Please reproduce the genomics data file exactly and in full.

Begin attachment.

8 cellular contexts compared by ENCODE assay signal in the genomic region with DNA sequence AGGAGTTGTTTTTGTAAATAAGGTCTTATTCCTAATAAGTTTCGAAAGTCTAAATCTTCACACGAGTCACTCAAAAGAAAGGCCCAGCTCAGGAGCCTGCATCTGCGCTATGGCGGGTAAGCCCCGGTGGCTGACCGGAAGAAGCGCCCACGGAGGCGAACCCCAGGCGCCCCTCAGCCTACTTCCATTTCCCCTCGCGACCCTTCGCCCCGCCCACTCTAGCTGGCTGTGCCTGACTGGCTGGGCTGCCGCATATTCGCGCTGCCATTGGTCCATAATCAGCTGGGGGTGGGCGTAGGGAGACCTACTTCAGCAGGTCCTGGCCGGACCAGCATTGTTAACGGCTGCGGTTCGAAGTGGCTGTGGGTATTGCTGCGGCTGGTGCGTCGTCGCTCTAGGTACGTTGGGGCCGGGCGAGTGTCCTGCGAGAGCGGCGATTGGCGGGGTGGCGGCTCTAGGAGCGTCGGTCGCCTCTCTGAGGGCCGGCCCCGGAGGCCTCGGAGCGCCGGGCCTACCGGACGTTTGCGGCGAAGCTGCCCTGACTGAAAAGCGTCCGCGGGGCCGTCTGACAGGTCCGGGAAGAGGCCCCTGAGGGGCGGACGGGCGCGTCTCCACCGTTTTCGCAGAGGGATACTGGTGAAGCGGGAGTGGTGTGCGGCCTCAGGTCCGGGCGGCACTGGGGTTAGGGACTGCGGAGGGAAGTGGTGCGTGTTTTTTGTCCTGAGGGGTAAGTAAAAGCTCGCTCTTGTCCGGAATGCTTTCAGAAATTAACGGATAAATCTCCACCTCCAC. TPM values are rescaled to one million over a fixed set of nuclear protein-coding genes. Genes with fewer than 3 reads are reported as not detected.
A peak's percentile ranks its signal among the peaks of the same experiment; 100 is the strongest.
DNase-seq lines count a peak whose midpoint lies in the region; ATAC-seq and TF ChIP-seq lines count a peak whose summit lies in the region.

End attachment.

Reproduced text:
8 cellular contexts compared by ENCODE assay signal in the genomic region with DNA sequence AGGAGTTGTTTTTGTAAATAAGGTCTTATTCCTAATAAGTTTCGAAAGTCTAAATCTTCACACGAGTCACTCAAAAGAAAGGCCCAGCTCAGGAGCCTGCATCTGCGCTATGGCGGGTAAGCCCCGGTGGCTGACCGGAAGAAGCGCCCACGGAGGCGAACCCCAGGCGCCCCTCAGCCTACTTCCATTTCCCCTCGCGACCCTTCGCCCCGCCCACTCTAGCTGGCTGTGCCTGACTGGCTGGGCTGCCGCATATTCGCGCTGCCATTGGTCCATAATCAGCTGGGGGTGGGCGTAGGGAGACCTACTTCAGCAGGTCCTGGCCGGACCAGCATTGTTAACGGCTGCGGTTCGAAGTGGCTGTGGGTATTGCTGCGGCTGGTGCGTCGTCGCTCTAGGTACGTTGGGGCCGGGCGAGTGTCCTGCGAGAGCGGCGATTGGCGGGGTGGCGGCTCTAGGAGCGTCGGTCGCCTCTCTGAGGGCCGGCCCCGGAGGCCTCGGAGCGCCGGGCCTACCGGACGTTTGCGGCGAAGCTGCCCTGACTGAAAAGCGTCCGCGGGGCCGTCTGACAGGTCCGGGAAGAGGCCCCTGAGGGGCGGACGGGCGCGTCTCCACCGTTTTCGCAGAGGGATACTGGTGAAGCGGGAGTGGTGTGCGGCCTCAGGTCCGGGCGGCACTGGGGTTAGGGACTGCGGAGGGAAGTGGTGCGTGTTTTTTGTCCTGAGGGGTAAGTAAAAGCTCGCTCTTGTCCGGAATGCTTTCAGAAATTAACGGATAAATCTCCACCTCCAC. TPM values are rescaled to one million over a fixed set of nuclear protein-coding genes. Genes with fewer than 3 reads are reported as not detected.
A peak's percentile ranks its signal among the peaks of the same experiment; 100 is the strongest.
DNase-seq lines count a peak whose midpoint lies in the region; ATAC-seq and TF ChIP-seq lines count a peak whose summit lies in the region.